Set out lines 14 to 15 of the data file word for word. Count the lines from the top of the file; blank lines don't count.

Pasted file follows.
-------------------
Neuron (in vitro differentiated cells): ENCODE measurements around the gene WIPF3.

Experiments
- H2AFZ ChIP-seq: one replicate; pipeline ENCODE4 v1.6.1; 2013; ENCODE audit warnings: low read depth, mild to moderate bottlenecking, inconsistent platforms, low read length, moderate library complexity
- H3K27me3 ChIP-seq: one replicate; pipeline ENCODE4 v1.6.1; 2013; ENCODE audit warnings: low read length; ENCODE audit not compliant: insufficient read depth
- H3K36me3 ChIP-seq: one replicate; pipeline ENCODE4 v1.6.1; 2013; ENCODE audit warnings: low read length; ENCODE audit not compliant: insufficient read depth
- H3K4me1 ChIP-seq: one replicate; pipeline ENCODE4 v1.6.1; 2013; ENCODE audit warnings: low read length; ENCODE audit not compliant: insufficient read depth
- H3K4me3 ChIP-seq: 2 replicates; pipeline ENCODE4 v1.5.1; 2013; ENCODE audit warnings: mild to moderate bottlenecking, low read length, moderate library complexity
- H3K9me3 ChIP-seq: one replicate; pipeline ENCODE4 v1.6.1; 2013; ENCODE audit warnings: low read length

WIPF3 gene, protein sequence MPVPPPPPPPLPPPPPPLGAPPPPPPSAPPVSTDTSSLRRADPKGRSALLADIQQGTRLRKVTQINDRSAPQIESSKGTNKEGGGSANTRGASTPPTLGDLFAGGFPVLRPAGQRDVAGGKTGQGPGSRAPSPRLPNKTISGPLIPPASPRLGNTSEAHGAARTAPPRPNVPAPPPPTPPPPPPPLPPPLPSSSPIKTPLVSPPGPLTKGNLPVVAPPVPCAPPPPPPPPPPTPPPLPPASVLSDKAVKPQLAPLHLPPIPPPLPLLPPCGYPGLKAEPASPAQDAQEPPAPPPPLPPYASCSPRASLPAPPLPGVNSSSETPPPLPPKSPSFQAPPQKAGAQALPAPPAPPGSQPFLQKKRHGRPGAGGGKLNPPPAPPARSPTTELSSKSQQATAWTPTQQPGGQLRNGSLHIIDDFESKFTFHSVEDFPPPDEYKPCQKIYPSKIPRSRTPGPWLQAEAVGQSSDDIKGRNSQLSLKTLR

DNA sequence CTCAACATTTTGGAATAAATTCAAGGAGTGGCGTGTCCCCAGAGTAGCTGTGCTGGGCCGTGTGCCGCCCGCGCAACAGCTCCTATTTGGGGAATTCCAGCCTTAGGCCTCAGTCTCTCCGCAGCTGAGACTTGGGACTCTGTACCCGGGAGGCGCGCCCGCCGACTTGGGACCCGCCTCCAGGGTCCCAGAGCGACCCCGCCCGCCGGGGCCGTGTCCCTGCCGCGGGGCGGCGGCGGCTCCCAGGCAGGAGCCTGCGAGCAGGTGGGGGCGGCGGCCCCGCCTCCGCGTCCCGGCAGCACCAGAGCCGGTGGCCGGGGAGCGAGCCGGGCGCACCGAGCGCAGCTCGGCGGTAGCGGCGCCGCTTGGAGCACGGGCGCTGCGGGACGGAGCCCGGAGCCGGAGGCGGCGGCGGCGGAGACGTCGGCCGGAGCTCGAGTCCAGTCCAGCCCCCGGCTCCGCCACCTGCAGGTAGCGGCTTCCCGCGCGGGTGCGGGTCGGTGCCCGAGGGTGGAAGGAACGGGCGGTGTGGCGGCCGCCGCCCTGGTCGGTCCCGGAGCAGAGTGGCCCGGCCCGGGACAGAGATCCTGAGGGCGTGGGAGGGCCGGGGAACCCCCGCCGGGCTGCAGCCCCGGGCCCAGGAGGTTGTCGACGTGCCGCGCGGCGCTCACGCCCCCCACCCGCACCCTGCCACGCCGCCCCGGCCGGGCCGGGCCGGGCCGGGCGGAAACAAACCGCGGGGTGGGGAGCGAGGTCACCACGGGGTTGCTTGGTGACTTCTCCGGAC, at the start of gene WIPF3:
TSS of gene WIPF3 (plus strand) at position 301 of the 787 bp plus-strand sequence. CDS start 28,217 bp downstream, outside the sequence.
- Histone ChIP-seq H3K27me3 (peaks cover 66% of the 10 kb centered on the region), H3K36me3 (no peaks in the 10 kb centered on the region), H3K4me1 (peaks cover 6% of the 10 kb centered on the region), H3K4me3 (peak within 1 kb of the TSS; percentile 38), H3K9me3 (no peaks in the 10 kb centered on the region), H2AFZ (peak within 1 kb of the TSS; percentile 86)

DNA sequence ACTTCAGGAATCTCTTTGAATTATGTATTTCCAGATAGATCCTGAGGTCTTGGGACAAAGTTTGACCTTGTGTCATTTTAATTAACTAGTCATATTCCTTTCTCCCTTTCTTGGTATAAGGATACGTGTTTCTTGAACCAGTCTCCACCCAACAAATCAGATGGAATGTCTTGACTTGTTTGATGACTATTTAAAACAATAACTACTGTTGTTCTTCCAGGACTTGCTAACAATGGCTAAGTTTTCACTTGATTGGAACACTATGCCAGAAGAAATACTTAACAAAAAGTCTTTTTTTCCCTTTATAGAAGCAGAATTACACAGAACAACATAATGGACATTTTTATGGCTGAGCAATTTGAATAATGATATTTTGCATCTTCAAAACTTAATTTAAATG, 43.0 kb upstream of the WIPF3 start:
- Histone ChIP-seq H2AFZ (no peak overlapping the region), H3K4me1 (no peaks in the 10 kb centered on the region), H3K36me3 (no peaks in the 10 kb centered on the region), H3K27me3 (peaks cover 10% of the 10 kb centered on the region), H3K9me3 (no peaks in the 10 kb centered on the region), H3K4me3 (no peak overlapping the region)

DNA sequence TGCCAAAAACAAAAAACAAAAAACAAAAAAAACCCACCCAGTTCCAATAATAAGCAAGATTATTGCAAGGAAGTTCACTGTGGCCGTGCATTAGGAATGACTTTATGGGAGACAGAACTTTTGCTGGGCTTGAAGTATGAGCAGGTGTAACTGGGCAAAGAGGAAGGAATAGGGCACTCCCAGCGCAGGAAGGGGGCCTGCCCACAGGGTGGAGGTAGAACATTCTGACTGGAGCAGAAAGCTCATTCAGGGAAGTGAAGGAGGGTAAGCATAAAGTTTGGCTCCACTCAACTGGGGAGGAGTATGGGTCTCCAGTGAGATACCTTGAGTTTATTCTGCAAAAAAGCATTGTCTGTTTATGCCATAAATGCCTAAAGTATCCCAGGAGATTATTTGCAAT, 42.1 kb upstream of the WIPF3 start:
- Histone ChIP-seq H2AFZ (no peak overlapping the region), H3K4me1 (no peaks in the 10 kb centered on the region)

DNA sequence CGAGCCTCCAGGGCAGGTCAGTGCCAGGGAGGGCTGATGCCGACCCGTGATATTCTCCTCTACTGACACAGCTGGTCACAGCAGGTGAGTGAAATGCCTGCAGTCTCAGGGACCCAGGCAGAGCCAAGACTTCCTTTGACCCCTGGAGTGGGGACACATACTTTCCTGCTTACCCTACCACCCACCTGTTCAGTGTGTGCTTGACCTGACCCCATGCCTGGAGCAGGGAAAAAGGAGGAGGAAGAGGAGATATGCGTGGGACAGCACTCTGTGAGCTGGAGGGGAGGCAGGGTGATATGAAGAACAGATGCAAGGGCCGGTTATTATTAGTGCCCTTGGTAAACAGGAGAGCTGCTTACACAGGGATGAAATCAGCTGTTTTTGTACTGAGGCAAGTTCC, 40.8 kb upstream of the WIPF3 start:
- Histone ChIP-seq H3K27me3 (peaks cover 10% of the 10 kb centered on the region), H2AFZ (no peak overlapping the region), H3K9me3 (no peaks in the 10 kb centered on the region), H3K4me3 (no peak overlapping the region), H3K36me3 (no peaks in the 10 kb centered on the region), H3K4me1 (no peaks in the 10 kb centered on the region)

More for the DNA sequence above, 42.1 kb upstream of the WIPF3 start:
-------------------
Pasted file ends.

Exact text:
- Histone ChIP-seq H2AFZ (no peak overlapping the region), H3K4me1 (no peaks in the 10 kb centered on the region), H3K36me3 (no peaks in the 10 kb centered on the region), H3K27me3 (peaks cover 10% of the 10 kb centered on the region), H3K9me3 (no peaks in the 10 kb centered on the region), H3K4me3 (no peak overlapping the region)

DNA sequence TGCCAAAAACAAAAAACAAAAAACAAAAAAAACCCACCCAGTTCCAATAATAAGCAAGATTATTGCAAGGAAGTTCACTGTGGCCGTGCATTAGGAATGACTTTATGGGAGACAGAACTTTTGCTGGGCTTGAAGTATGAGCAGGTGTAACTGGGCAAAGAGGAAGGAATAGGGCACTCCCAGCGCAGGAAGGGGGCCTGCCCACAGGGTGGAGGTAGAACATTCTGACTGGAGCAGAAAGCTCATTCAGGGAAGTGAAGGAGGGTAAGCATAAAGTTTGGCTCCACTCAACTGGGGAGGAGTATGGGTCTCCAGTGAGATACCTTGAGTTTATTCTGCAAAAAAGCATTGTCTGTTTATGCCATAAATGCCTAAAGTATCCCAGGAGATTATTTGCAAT, 42.1 kb upstream of the WIPF3 start: